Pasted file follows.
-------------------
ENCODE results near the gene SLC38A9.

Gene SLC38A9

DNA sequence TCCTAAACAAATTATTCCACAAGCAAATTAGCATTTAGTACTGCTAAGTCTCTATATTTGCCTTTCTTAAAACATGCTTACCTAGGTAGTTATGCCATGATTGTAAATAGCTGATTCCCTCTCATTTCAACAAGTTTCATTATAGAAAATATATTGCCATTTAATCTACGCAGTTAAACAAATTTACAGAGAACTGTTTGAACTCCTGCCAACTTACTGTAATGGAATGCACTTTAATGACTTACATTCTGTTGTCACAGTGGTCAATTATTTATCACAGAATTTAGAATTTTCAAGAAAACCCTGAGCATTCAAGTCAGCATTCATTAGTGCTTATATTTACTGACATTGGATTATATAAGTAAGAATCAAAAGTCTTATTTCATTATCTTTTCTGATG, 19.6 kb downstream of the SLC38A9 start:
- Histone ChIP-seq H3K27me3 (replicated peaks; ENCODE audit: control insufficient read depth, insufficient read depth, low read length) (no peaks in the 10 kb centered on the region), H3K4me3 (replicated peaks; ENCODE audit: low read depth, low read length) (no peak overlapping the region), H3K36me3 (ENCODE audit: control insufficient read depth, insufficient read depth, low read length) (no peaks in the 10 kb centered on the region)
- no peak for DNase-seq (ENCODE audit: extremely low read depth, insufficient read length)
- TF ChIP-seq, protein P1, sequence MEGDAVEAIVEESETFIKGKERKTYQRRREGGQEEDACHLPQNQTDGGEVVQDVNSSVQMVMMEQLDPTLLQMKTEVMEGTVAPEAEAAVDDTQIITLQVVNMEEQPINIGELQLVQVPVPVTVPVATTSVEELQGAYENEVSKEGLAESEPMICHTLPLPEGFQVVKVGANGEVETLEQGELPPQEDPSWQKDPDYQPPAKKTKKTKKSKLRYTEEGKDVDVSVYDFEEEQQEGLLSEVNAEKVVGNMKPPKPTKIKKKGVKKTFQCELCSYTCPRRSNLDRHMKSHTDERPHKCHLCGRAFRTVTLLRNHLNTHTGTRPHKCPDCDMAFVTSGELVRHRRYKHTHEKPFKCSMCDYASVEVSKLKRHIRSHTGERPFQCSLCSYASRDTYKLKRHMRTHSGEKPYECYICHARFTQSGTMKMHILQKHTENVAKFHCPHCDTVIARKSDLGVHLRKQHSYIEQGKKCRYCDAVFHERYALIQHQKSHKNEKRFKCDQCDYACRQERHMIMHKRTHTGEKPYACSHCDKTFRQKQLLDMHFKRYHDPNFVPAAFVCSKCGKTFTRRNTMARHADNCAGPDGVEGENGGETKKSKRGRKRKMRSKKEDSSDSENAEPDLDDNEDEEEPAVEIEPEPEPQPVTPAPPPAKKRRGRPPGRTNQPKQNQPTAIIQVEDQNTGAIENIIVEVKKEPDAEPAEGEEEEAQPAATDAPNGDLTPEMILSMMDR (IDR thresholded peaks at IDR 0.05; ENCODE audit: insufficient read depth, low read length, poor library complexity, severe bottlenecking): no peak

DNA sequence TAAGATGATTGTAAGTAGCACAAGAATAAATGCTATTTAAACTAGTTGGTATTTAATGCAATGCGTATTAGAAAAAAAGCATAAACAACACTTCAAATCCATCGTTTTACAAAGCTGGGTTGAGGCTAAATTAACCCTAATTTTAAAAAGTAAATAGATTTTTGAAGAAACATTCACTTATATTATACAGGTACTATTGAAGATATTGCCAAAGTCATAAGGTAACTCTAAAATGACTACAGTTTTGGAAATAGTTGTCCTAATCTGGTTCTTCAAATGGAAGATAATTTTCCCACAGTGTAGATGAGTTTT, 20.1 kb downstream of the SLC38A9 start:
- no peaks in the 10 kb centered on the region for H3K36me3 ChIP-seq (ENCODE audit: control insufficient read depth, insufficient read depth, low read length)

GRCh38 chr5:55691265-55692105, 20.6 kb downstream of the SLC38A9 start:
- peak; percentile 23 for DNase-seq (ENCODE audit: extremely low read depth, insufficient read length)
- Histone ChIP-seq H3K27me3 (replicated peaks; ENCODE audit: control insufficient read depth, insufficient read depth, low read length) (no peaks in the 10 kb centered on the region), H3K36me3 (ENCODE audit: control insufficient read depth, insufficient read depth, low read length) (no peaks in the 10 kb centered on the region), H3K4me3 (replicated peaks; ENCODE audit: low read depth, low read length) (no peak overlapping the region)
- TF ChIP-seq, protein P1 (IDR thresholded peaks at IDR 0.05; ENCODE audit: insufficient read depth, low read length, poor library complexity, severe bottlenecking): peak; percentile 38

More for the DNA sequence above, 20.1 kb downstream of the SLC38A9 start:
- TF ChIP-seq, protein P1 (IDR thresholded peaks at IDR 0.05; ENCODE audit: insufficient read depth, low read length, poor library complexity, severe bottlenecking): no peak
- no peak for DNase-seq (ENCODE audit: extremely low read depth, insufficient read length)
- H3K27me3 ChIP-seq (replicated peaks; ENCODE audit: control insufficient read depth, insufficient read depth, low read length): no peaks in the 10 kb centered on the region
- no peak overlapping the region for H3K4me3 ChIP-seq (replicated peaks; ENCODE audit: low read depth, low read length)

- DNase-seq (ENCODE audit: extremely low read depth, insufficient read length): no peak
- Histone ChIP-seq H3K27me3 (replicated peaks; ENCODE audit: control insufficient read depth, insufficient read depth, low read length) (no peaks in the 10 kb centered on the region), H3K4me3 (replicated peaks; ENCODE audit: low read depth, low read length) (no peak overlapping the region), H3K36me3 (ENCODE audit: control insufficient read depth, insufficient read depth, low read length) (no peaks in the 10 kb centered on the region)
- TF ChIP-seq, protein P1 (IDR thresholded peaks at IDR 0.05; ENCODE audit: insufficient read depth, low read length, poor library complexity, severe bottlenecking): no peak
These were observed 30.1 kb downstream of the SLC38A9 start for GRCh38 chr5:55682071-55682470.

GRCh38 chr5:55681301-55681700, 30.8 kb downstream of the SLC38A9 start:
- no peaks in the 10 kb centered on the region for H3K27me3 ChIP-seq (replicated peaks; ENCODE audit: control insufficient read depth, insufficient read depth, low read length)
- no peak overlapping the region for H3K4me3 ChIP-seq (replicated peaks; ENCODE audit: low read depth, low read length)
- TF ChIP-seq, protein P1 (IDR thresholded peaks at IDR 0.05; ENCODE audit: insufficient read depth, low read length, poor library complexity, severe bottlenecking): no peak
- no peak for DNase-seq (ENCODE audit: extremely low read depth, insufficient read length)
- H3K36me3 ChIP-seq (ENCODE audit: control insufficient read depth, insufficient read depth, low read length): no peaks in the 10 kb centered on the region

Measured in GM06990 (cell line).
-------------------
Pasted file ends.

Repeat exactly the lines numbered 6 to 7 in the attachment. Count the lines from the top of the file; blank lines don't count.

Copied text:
- TF ChIP-seq, protein P1, sequence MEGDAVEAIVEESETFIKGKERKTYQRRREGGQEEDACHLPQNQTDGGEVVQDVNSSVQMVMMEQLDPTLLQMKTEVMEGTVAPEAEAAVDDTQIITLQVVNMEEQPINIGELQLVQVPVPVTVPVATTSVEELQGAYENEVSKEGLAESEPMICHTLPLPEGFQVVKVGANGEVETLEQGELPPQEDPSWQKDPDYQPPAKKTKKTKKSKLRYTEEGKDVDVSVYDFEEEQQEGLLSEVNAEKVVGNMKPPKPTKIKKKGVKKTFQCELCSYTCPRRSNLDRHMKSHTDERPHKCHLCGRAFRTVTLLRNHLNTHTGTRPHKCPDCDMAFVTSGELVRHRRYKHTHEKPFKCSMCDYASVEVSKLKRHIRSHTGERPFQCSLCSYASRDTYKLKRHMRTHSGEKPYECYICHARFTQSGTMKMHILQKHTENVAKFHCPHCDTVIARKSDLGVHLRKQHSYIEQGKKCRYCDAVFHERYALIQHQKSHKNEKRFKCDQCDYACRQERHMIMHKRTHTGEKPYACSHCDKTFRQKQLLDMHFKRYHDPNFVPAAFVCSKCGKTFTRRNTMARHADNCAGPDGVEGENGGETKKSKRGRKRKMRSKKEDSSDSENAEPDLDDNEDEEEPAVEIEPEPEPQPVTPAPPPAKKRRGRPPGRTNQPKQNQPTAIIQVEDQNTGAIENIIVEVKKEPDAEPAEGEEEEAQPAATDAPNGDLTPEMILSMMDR (IDR thresholded peaks at IDR 0.05; ENCODE audit: insufficient read depth, low read length, poor library complexity, severe bottlenecking): no peak

DNA sequence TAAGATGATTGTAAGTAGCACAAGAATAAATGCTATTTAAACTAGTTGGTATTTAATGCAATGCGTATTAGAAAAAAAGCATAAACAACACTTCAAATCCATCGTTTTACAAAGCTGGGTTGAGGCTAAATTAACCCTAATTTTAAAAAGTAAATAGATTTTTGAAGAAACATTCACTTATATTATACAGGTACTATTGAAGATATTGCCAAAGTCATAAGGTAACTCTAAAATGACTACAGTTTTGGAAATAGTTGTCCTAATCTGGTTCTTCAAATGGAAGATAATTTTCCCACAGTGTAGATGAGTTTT, 20.1 kb downstream of the SLC38A9 start: